Well, we survived our first encounter with the customer! In fact, our team is off to a great start, collaborating well and adding value to the customer even before landing in Christchurch. Our assignment is ambitious and everyone agrees that our major challenge is going to be covering all the stakeholders and delivering an executable strategy in only 8 working days (24 person days of consulting). But we do have C-level sponsorship and the involvement of their Board, so we are at least as optimistic as we are nervous. I’ll write more about the project once I get to Christchurch, but in this blog I’d like to discuss another topic from our pre-work exercises…
This week has included familiarisation with local news and research into local issues. During my research I came across the Greater Christchurch Resilience Strategy (http://100resilientcities.org/strategies/city/greater-christchurch), prepared as part of Christchurch’s bid to join the Rockerfeller Foundation’s 100 Resilient Cities network (http://www.100resilientcities.org). I must admit that I was previously unaware of this network, but it’s a great initiative and Christchurch’s submission is well worth a look.
The concept of a Resilient City got me thinking about the Smart Cities and Future Cities nomenclature that is more commonly used and is eagerly embraced by many technology companies (including SAP). Personally – and at the risk of speaking out of school on a company forum – I’ve always found these labels a bit cringe-worthy. Is a city only smart if it buys our technology – and what do we call a city that doesn’t buy our stuff? And what does it even mean to be a future city – are these today’s towns? Anyway, the idea of a Resilient City really resonates with me, and these extracts from Christchurch’s strategy paper explain why…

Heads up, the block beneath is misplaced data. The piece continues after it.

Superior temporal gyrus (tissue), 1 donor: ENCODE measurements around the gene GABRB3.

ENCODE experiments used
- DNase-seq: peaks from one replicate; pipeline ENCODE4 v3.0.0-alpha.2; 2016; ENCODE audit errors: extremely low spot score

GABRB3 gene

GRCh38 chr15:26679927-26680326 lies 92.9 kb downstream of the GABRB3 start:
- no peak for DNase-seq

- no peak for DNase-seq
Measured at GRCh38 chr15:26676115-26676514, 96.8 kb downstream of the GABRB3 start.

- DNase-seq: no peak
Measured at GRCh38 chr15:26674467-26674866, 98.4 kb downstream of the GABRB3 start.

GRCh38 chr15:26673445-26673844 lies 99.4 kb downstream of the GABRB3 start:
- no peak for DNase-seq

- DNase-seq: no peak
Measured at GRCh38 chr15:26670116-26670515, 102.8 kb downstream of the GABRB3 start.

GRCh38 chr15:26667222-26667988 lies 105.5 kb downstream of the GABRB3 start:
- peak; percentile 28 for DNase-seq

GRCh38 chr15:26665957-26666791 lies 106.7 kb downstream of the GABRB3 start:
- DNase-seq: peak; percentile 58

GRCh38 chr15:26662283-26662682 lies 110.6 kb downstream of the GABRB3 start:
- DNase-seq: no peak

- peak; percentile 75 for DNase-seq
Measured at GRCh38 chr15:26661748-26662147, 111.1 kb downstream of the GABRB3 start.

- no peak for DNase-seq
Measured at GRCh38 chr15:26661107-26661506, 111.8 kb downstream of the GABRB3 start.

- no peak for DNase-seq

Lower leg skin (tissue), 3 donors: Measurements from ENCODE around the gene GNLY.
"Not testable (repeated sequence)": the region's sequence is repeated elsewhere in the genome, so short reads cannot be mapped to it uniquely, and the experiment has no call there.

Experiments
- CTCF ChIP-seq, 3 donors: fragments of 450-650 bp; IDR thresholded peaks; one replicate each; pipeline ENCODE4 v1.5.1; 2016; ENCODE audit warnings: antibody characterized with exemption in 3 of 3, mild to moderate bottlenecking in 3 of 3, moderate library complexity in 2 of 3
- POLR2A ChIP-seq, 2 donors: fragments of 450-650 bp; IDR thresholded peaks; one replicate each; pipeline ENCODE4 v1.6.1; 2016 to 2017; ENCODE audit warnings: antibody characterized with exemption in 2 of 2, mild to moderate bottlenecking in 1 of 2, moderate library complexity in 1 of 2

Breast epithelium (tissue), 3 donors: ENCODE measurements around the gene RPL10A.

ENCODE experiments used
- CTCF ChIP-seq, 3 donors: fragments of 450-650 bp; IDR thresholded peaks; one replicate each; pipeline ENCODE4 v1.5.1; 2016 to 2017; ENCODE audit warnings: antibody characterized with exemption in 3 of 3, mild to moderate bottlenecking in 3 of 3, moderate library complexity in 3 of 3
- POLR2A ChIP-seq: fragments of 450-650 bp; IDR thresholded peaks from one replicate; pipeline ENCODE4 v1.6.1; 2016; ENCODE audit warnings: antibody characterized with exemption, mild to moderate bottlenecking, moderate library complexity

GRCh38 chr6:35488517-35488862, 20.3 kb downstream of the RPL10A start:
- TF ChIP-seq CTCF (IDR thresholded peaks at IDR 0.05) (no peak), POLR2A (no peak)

- From the introduction: Resilience is a word we have heard a lot in Greater Christchurch over the past five years. No matter what extent to which we are familiar with this word in our day-to-day lives, it is important that we collectively understand the concept of resilience. We know that we will encounter future challenges. This is not simply about preparing our infrastructure or our built environment and it’s not about bouncing back to the way things used to be. For us, resilience will be about understanding the risks and challenges we face and developing ways to adapt and co-create a new normal. The strength of our resilience lies in us, not just as individuals, but as communities and whānau.
- Mayoral statement: Resilience is about the capacity to plan and prepare for adversity, the ability to absorb the impact and recover quickly, but more importantly it’s about the ability as a community to adapt to a new environment, to thrive in the face of adversity and co-create our new normal.
- 100RC definition: Resilience is the capacity of individuals, communities, businesses and systems to survive, adapt and grow, no matter what chronic stresses and acute shocks they experience.
Isn’t this what we really mean when we talk about a city being Smart or Future? And aren’t our technology initiatives really intended to improve the city’s capacity to survive, adapt and grow?
Christchurch’s strategy goes on to outline 11 Resilience Actions, grouped into 4 Action Areas:
- Connect: connect people; create adaptable places; and improve the quality, choice and affordability of housing.
- Participate: build participation and trust in decision-making; and support community organisations and leaders.
- Prosper: connect internationally; foster a culture of innovation; and sustain the vitality of the natural environment.
- Understand: improve community understanding and acceptance of risk; manage the risks we face; and secure our future.
So I say, well done to the people of Christchurch! I for one will be adopting the term Resilient Cities going forward, and I will be encouraging my colleagues to consider doing this also.